Florence Pugh Jack Reynor Will Poulter William Jackson-Harper
Vilhelm Blomgran Archie Madekwe Ellora Torchia
Midsommar brings to mind romantic associations to a festival, summer/winter solstice, and cultural traditions. How much writer-director Ari Aster (Heredity) depicts actual traditions in this film and how much he embroiders them with his own fantasies, I’m not sure, but suspect that most of what is seen in the film is from Aster’s own imagination. The film certainly goes way, way out in its characterizations and plot, so that by the end you know you’ve seen a freaky, quintessential horror show. It’s helped along by Pawel Pogorzelski’s eloquent, captivating, and beautifully composed cinematography and The Haxan Cloak’s music that draws from genres ranging from the medieval to the hauntingly eerie to the most dissonant modern.
Midsommar begins as a thoroughly American kind of drama, with a couple, Dani (Pugh) and Christian (Reynor), who are going through ups and downs. She is very needy, especially after a tragedy in her family, and his friends urge him to ditch her for someone else. A trip to Sweden might be the answer. Pelle (Blomgran) has invited his close friends [Christian, Mark (Poulter), and Josh (Jackson-Harper)] to go with him to his native Sweden for the Midsommar festival. He grew up in a commune, so they would all be welcomed by his huge family. They hadn’t counted on Dani going with them, but she wangles an invitation, and Pelle lets her know how happy he is that she is coming along.
The American group arrives in Sweden, and are taken to country fields sprinkled with people who turn out to be part of Pelle’s large family. He introduces them all—ever the gallant host—and his friends are awestruck. They will be even more awestruck when they impulsively decide to trip on drugs supplied by the communal community. Dani is reluctant to imbide, but under peer pressure gives in; only to re-experience the tragedy she just endured. But she gets hold of herself, and proceeds with the others to Pelle’s commune, where there are throngs of people all dressed in white.
The rest of the story is about what the friends encounter and experience there, which ranges from the simple (helping cook meals) to the esoteric (engaging—not necessarily willingly—in bizarre rituals). The viewer likely will experience what most of the American characters experience—a curiosity followed by unease and anxiety, even hysteria, and, finally, horror.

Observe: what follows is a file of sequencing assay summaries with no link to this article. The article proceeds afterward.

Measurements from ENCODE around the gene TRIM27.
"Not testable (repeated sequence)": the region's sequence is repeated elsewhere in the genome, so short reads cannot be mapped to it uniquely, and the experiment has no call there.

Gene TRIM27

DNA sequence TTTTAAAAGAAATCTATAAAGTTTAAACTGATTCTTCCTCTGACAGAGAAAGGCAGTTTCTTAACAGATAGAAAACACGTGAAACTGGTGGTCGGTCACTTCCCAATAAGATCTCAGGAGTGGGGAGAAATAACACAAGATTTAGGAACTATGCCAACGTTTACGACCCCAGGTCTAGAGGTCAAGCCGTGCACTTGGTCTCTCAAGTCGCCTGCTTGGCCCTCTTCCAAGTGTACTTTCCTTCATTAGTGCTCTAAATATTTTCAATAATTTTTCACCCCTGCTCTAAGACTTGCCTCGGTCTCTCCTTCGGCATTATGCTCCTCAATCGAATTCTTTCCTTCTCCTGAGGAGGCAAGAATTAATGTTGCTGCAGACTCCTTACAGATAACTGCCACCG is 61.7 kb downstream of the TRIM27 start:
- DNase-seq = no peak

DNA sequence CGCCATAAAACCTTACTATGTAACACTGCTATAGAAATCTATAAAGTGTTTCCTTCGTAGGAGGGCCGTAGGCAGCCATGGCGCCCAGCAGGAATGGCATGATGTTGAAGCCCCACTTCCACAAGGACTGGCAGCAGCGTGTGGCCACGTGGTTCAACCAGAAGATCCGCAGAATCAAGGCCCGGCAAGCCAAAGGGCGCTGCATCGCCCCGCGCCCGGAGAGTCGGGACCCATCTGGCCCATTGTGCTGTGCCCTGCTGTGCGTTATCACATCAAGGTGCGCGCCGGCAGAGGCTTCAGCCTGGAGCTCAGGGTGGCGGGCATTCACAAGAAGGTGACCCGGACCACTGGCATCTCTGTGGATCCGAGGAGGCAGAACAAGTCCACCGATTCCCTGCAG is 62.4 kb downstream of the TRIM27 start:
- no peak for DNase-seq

Some may find comfort in preordained events—at least from godly figures (there’s nothing you can do about it, so you can’t be blamed)—but when they’re orchestrated by controllers with an ulterior motive, it can be the most unsettling and horrible experience one can imagine. That is what Ari Aster does with this film. He subjects his characters—and maybe viewers as well—to events they’ve never dreamed of, prompting us all to wonder what we would do in those circumstances.
After her stint as Katherine in Lady Macbeth (2016) and here, Florence Pugh establishes herself as an actress with range and talent. That being said, her role, as written, does not provide much of a showcase moment. It’s actually true for all the characters; actors are not given opportunities to shine. Aster’s intention appears to be emphasizing story over characterization, specifically in the contrasts between cultures. He jabs Americans a bit in their general disregard for tradition and in their inclination to break rules (a bit of “ugly Americans”), but the Swedes’ traditions as shown here evoke strong opinions about attitudes about death and individual agency.
The film’s two-hour twenty-minute length may stretch the viewer’s tolerance; certainly, some of the over-the-top last scenes could have been cut, and making a better film.
A cross-cultural trip like one you have probably never seen.